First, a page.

EV maker Tesla has gone the extra mile to convince workers that there has been no major outbreak of Covid-19 at its facilities around the world. This after a report citing internal company data had informed that around 130 employees of the company had tested positive.
Electrek had reported that more than 130 employees of Tesla may have tested positive for Covid-19 and had based its report on internal company data. Shortly after this report, Tesla is learnt to have shot off an email to workers in which the company claimed that only 10 cases have come up - transmitted in the workplace - since January. Associated Press reported that the letter was from Laurie Shelby, Tesla's vice president of environmental, safety and health.
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Interestingly though, Shelby did mention that Tesla is looking at 130 positive cases among the company's employees and while referring to the Electrek report, informed that the data 'was in the process of being validated. Tesla employees over 55,000 people across the world and Shelby said that only 0.25% of these have tested positive and may have never entered any Tesla facility in any part of the world. “Nearly all — more than 99.99 per cent — of these occurrences were not cases of virus transmitted at work," the letter reads. "Most of the positive cases resulted from an individual living with or traveling with someone with Covid-19 and have returned to work after recovering from home."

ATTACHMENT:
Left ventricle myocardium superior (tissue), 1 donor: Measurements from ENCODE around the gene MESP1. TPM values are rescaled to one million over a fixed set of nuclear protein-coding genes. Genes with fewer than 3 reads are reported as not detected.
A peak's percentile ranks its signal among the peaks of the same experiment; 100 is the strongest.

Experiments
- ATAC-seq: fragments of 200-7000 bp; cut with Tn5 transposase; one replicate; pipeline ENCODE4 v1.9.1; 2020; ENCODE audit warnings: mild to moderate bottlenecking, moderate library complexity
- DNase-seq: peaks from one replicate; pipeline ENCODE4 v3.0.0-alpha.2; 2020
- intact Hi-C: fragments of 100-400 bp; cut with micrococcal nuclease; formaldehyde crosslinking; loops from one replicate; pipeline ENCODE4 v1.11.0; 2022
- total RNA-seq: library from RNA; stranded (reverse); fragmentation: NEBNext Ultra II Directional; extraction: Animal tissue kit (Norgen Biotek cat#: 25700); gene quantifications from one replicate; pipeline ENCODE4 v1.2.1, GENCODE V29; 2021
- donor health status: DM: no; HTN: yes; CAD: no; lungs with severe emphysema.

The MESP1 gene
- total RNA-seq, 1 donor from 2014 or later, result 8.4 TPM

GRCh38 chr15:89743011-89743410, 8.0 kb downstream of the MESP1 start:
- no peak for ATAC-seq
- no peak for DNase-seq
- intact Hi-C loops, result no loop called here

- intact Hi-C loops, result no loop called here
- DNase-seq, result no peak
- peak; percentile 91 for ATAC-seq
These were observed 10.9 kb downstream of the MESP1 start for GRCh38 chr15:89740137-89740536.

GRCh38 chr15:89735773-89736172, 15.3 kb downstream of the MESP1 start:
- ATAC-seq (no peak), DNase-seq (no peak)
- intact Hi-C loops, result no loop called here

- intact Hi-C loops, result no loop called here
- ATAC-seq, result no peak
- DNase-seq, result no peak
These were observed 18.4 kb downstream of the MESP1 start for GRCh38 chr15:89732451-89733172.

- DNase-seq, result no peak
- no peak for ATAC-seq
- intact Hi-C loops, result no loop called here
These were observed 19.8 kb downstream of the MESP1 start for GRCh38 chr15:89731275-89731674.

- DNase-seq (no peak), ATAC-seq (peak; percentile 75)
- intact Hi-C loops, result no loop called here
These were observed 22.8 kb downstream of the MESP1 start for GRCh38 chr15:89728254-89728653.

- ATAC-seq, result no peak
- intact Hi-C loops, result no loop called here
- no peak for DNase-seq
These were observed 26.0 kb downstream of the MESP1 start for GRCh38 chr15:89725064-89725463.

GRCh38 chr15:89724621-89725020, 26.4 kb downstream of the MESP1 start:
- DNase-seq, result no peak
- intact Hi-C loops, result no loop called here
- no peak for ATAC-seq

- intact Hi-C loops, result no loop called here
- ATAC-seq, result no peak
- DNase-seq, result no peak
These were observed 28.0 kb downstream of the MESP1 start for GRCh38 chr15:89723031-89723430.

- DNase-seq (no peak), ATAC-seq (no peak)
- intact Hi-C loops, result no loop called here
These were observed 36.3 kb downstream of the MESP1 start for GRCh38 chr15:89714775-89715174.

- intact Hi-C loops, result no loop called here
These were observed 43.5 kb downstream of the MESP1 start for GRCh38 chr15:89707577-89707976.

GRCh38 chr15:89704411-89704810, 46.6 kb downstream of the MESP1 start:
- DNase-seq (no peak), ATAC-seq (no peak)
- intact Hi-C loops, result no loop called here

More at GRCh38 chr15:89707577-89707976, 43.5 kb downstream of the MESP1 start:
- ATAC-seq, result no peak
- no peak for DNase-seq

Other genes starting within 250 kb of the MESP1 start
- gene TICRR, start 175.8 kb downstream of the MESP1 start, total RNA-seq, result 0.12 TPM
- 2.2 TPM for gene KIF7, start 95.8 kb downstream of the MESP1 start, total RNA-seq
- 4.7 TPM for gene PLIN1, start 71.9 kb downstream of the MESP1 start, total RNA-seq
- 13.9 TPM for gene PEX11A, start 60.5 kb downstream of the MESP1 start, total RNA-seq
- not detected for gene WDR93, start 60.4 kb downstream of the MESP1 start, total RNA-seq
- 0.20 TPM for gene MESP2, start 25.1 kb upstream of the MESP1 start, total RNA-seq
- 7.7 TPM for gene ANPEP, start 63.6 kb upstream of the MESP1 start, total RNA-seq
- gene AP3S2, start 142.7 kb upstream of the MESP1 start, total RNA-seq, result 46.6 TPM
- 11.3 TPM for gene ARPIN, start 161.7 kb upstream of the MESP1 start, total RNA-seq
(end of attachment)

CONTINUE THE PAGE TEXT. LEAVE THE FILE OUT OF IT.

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The main Tesla assembly plant, the one in California, had been at the center of a raging controversy in months gone by after it was temporarily shut down due to restrictions in place in Alameda County. CEO Elon Musk would eventually court arrest in his bid to resume production here and slammed health officials in the county - even threatening to move the plant out to another state.
Health officials would eventually relent but asked the Tesla facility to strictly adhere to safety and health protocols.
Some employees at the plant claim Tesla isn't bothering much with safety protocols.
Concerned employees have raised alarm bells about the facility and some have even refused to report to work. They have reportedly been told that they can take leave without pay.
Tesla has delivery commitments and timelines to meet and production delays does the company no good at all. Safety standards at plants, however, may be a little short of perfect even though Tesla maintains it remains its No. 1 priority in current times.